Queen: I Want To Break Free. The video.
 The Bluebells: I'm Falling. The Bluebells look a little lost on stage. There's only three of them and they're all crammed together on one side. In fact they're virtually standing in single file. The singer and the guitarist do such a good job of obscuring the drummer for the first 45 seconds of the song that you could believe they were a duo. Finally, the drummer stands up in a desperate attempt to be seen. It's too late mate, you kept looking away from the camera when you got nice close-ups. Standing up won't help.
 Nik Kershaw: Dancing Girls. Back in 2014 Nik Kershaw revealed (to use newspaper speak) to the Daily Telegraph that four of his songs had made him millions. You won't be surprised to discover that this isn't one of the four he named. There's no point in bringing on the dancing girls if you're playing them this synthesised cacophony.
 OMD: Locomotion. "Everybody's doing a brand-new dance now." Disappointingly this isn't a cover version of the 1962 Little Eva smash. That's called The Loco-Motion, the hyphen is vital. Towards the end of the song Andy McCluskey manages to dislodge the microphone with his nose and it tumbles into the audience. He tosses the now unnecessary stand to one side and finishes the song like a pro.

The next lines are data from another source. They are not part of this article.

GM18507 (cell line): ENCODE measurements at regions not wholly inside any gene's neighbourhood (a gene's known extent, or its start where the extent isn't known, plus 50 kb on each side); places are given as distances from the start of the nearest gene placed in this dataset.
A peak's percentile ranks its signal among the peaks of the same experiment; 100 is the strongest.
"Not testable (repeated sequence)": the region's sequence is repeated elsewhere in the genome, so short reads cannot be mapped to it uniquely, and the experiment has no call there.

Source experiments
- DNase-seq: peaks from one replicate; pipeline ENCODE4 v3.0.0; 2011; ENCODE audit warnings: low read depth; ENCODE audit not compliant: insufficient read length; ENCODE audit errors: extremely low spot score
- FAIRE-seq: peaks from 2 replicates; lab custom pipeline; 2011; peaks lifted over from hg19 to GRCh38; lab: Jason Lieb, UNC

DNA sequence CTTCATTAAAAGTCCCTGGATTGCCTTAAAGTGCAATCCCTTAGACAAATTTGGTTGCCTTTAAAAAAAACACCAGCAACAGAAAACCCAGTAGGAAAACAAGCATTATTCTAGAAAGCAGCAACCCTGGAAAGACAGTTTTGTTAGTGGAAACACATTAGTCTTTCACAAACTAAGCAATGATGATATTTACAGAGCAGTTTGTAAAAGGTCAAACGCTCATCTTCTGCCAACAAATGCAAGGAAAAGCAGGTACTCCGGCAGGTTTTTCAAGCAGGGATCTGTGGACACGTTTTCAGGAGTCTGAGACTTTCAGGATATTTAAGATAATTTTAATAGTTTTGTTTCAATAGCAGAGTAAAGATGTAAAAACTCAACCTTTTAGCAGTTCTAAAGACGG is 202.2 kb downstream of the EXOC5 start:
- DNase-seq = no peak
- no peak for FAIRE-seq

Lionel Richie: Hello. Peter Powell has got Gary Davies a present for Easter. "A real Easter bunny!" The resulting fake-snogging is the sort of thing people point at 35 years later. Channel 4, I'm available to shriek and shake my head in mock horror the next time you're doing a series of It Was Alright in the 1980s. There's a song from Words and Pictures called Magic E which makes it sound like they're singing about drugs! I can't believe your researchers missed it!